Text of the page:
Happy Friday, Streeters! It’s a bit of a gloomy, chilly day, and it’s going to snow a bit during the evening commute. So leave yourself extra time when you head out this evening. And don’t forget to shovel within 24 hours of a snowfall, lest you face a fine or angry neighbors. Here's what's making news this morning:
City Council voted yesterday to override Mayor Nutter’s veto of a bill creating new, looser and perhaps more onerous requirements for community participation in the zoning process. Councilman Bill Green argued that these changes would ensnare and delay developments – goals that run completely counter to the lengthy zoning reform effort. To which the bill’s original sponsor, Councilwoman Jannie Blackwell responded simply: “That’s absolutely not true.” We’ll see about that. PlanPhilly’s Jared Brey explains the changes to RCOs as well as Councilman Brian O’Neill’s evolving bill to revise commercial corridor zoning. As previously reported, O’Neill removed changes that would make commercial zones less permissive of urban agriculture, and the debate now will shift to questions of density and a mixed-use.
We need a master plan to guide changes to the Schuylkill waterfront between the Falls Bridge and Boathouse Row, writes Inga Saffron in her column today. Changes to this treasured and delicate landscape are too often considered in a vacuum, without little regard for the overall context, and Inga thinks that without a guiding framework we can’t even begin to evaluate Temple University’s proposal for its new boathouse. Instead of rushing to approve Temple’s plan, we need to have a larger conversation about this public landscape.
Holme Circle neighbors continued the contentious conversation about “The Stella,” Columbus Property Management’s plans to convert a former convent on the Nazareth Hospital property into affordable housing for veterans. The rub: Veterans aren’t a protected class under housing law, which means that the developers cannot guarantee all units will be given to veterans, and neighbors are concerned about adding affordable housing to the neighborhood. Since the last meeting about The Stella in November, several civic associations have appealed to the Pennsylvania Housing Finance Agency for the housing be restricted to seniors only. PHFA could approve plans for “The Stella” as early as March, and work could begin in the fall. There are no other proposed uses for the vacant convent on Holme Avenue.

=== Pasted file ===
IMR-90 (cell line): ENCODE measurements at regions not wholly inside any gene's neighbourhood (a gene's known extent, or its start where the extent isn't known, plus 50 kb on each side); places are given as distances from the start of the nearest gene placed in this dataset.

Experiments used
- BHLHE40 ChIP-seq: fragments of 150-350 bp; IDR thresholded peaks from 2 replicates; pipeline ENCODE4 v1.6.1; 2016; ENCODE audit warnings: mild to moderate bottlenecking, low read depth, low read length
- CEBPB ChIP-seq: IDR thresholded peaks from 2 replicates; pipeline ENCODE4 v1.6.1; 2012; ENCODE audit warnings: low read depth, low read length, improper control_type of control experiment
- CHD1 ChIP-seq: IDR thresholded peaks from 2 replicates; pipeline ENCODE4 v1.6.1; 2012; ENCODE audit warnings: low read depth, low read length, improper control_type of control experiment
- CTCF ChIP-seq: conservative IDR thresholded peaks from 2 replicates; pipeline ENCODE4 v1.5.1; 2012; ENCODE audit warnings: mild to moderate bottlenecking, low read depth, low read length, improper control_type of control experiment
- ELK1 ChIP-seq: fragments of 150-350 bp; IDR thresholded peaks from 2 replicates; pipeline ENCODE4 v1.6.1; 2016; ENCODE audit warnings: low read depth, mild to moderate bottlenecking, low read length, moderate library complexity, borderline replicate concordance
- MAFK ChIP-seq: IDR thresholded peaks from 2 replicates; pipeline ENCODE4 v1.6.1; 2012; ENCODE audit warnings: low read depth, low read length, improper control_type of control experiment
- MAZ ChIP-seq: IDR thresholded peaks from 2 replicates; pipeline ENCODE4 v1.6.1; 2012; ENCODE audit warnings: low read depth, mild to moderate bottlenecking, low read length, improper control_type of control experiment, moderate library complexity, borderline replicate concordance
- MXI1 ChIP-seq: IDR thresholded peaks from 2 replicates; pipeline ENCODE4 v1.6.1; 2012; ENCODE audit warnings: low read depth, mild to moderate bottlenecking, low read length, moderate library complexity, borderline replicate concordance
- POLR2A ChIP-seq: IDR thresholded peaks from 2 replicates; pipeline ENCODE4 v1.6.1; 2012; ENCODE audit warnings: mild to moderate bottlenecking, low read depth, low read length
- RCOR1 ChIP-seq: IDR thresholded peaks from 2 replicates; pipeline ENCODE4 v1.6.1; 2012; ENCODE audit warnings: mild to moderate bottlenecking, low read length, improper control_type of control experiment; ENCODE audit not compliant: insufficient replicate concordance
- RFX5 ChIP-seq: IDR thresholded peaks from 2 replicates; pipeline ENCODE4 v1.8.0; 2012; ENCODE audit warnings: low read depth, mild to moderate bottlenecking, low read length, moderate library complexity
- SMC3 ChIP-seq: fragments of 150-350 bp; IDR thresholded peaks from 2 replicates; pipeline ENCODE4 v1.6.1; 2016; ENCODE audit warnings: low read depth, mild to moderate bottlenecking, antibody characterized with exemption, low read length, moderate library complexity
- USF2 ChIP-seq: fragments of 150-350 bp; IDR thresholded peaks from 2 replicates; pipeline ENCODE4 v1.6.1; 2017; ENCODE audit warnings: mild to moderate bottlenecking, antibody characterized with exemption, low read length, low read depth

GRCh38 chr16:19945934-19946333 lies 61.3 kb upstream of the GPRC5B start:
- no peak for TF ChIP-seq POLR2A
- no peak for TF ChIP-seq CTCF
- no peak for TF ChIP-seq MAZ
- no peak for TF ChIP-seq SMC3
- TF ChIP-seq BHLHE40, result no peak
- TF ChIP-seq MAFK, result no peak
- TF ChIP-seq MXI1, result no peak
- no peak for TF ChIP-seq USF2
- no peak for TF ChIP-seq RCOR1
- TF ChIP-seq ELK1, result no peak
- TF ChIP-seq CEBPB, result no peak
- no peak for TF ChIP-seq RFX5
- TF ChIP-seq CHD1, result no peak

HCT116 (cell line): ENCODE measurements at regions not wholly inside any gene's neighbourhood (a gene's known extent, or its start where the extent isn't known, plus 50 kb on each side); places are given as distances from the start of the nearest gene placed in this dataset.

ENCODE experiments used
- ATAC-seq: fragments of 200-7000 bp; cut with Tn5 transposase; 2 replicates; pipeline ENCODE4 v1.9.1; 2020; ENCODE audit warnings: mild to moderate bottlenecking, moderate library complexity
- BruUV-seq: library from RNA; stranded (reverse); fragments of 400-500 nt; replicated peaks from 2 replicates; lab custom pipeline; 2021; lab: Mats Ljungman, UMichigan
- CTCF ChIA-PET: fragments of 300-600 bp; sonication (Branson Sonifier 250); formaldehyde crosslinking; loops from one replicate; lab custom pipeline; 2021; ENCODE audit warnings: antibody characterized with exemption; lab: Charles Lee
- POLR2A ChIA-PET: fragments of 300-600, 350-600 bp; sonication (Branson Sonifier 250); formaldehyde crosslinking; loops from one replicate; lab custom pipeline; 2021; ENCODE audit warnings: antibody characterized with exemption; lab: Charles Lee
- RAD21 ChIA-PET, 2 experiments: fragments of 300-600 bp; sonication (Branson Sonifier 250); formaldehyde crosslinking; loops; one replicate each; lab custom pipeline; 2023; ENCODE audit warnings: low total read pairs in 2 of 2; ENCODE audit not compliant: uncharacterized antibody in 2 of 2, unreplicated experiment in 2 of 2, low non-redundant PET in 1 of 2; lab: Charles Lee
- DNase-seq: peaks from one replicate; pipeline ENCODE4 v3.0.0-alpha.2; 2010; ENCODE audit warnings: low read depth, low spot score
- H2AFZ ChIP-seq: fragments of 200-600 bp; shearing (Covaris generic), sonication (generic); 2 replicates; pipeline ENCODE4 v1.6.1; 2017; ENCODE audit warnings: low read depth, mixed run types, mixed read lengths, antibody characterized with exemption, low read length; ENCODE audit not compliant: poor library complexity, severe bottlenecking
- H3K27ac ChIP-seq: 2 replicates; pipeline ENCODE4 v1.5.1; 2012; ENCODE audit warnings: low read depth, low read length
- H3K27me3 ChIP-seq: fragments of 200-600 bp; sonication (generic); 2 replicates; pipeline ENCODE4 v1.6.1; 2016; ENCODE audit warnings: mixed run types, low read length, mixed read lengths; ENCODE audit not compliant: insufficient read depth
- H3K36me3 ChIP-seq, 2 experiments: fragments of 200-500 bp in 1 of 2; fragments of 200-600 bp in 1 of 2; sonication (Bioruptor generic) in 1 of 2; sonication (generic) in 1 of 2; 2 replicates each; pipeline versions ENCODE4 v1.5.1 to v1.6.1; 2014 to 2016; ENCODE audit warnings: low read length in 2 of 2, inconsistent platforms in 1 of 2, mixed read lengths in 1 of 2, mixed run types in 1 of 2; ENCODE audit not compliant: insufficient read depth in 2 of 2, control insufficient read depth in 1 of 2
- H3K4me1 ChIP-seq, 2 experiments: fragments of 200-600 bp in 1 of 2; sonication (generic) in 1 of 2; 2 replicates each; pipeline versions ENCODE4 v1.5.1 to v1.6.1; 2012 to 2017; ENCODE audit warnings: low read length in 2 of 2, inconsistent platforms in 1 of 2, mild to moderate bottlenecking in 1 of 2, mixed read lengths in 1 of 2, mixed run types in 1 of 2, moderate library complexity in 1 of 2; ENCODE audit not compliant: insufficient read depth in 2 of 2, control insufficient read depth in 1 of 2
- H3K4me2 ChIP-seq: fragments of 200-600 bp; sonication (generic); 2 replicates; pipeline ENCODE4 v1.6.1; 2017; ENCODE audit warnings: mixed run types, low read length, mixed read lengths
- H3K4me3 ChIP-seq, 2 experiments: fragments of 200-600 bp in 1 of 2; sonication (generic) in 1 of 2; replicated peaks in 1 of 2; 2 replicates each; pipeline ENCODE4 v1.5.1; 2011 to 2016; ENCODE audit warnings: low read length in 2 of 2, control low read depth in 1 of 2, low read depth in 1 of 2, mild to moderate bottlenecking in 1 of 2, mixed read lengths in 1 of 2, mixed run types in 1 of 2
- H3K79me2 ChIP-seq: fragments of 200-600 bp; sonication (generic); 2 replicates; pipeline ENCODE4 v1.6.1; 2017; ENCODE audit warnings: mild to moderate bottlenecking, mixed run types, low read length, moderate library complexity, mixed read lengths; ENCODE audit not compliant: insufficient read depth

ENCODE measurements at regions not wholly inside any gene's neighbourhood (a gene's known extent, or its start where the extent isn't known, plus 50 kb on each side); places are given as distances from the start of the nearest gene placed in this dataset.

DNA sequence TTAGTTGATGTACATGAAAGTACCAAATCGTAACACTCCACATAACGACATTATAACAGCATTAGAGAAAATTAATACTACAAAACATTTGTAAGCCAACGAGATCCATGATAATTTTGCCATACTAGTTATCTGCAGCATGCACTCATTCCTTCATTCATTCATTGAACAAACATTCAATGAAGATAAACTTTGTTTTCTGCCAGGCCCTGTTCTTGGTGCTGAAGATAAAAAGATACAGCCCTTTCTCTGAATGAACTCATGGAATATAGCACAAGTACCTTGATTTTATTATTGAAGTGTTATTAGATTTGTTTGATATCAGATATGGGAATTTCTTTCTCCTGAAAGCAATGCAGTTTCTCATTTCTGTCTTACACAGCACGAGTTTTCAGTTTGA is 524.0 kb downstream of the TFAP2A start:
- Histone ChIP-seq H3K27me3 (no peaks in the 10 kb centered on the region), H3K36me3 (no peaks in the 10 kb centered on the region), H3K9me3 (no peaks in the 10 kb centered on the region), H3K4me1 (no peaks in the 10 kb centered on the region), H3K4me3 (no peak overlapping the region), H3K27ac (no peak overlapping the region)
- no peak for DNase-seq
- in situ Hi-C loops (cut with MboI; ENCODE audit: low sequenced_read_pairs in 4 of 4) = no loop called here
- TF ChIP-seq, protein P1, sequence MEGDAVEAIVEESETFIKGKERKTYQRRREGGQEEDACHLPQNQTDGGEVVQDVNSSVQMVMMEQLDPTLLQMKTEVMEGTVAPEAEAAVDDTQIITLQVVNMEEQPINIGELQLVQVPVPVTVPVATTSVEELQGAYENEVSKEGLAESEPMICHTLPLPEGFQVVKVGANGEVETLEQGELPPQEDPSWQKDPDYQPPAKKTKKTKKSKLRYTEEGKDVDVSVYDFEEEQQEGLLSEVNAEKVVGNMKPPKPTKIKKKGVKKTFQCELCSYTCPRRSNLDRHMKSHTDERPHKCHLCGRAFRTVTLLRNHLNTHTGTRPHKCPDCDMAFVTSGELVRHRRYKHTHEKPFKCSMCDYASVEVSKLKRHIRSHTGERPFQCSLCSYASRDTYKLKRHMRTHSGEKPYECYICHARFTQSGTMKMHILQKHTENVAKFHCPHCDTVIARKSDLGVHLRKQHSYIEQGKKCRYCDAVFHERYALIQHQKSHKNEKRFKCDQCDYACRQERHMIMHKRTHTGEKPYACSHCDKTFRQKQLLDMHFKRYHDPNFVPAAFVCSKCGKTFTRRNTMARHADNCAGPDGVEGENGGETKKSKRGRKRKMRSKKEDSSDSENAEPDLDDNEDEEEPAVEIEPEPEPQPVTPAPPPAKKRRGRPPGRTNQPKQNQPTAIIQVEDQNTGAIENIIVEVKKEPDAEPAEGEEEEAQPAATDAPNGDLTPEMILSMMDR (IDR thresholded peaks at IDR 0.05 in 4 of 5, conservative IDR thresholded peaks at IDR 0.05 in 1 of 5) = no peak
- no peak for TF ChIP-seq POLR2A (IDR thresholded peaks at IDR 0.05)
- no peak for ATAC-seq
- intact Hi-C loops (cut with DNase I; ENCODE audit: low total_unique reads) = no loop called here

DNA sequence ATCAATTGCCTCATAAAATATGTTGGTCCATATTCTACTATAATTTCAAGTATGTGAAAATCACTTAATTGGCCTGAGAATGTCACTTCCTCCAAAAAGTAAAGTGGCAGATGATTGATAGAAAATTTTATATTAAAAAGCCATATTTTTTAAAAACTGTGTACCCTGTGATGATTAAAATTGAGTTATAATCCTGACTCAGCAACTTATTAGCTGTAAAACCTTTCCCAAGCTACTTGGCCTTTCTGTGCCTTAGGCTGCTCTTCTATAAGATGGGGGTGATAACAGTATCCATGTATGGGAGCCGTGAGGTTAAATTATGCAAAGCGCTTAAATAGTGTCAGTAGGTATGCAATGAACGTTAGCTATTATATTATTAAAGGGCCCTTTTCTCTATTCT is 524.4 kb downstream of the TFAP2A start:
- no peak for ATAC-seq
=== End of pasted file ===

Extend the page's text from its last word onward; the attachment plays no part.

The Daily News editorializes that the city’s public unions need to visit the real Philadelphia. Instead of refusing to bend demanding that the Mayor tax the rich, the unions need to remember that Philly is poor and barely has a 1% to tax. The City cannot tax the rich because we have a flat wage tax instead of one based on income. In fact, the city’s biggest tax burden falls on working- and middle-class people. “Unions would do well to remember that many of these workers have Ford Fiesta benefit packages, compared with the Cadillac Escalade of some public-sector workers.”
SEPTA is going shopping for new railcars to replace 231 Silverliner IVs, reports the Inquirer. The Silverliner IV train cars were built in the 1970s by General Electric and are the bulk of the regional rail system. Of course, SEPTA doesn’t have the money to pay for these new cars now, but they’ll have to replace them sooner than later.